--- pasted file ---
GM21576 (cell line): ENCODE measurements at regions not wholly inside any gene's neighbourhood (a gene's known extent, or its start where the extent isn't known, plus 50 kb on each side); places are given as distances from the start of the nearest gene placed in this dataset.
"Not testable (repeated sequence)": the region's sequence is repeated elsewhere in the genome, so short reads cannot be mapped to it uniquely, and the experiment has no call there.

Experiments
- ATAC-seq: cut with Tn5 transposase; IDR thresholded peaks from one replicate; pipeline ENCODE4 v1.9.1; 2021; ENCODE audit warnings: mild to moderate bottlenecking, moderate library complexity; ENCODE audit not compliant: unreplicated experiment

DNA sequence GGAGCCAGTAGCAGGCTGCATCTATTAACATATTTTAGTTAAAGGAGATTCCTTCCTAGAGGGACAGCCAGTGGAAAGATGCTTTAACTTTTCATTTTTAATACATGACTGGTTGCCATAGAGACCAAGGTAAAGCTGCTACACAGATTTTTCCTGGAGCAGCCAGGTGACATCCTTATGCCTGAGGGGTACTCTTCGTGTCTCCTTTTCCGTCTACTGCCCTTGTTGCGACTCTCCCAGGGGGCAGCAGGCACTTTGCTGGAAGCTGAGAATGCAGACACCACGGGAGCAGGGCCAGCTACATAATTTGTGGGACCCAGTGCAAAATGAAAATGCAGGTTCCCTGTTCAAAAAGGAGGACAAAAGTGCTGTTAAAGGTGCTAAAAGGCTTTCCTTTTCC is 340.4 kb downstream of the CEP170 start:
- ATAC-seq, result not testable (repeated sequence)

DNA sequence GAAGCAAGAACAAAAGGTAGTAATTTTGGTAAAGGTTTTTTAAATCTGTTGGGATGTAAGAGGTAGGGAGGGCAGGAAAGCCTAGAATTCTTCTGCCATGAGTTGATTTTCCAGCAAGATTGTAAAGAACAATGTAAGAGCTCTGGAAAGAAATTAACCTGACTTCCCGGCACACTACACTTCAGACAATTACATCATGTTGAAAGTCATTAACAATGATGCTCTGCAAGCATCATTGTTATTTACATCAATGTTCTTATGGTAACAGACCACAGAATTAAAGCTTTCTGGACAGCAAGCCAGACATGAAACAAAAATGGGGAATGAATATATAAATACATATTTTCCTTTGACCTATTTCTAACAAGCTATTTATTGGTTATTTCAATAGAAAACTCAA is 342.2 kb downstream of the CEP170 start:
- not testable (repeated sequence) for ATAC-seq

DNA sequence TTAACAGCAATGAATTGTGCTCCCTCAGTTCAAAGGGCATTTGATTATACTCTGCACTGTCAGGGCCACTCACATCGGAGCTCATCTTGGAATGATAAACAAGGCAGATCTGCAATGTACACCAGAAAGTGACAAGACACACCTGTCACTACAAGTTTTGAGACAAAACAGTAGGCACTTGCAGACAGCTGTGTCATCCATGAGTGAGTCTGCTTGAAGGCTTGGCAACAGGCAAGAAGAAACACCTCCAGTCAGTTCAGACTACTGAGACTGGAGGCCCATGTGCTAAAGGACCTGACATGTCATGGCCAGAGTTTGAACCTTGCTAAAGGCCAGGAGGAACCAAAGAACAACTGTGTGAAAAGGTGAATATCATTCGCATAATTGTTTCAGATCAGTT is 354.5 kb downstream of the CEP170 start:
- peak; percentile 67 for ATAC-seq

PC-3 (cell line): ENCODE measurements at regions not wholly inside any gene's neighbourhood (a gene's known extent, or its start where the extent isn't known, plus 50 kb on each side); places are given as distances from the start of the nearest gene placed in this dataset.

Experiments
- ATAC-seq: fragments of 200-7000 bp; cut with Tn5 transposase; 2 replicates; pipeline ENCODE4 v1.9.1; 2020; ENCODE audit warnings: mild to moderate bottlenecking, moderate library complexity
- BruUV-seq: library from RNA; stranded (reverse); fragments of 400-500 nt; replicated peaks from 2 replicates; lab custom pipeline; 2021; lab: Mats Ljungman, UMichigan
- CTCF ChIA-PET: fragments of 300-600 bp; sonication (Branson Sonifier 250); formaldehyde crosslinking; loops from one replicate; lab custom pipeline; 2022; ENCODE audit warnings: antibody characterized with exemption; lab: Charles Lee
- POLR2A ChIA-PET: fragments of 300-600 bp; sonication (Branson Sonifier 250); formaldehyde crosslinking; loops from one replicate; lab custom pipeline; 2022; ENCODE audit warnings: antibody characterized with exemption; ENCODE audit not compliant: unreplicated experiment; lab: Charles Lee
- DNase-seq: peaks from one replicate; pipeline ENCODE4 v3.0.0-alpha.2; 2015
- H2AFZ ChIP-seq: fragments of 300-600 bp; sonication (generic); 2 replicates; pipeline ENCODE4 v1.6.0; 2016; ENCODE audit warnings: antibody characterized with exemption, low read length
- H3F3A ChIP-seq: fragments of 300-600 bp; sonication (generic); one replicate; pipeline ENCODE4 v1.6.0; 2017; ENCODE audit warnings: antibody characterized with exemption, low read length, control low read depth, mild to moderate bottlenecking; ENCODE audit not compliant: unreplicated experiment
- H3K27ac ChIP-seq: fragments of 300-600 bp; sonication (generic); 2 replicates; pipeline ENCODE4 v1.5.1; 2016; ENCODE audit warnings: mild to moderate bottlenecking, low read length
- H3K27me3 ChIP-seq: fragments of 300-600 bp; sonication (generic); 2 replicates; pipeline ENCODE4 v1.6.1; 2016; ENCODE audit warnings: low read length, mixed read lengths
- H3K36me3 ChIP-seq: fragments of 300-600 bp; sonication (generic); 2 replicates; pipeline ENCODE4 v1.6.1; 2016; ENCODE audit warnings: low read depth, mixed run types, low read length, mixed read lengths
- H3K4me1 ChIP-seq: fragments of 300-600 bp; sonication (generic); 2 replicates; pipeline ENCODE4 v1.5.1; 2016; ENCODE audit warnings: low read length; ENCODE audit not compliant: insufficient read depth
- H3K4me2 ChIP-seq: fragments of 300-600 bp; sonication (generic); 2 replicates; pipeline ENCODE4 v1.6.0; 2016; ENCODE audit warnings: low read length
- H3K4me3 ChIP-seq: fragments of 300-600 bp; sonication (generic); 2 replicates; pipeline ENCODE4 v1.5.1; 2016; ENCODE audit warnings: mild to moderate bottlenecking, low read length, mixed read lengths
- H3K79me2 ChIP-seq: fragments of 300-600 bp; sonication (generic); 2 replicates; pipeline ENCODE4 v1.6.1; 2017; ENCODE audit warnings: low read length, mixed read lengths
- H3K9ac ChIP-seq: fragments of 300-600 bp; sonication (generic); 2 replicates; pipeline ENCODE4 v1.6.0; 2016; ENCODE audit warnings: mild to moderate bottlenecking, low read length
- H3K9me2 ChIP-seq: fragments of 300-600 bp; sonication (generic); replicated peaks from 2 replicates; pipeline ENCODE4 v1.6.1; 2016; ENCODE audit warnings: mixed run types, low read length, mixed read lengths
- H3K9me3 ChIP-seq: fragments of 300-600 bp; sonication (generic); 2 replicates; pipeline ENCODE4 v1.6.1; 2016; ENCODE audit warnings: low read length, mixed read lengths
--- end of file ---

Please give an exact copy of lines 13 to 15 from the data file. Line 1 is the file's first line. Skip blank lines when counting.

- ATAC-seq: fragments of 200-7000 bp; cut with Tn5 transposase; 2 replicates; pipeline ENCODE4 v1.9.1; 2020; ENCODE audit warnings: mild to moderate bottlenecking, moderate library complexity
- BruUV-seq: library from RNA; stranded (reverse); fragments of 400-500 nt; replicated peaks from 2 replicates; lab custom pipeline; 2021; lab: Mats Ljungman, UMichigan
- CTCF ChIA-PET: fragments of 300-600 bp; sonication (Branson Sonifier 250); formaldehyde crosslinking; loops from one replicate; lab custom pipeline; 2022; ENCODE audit warnings: antibody characterized with exemption; lab: Charles Lee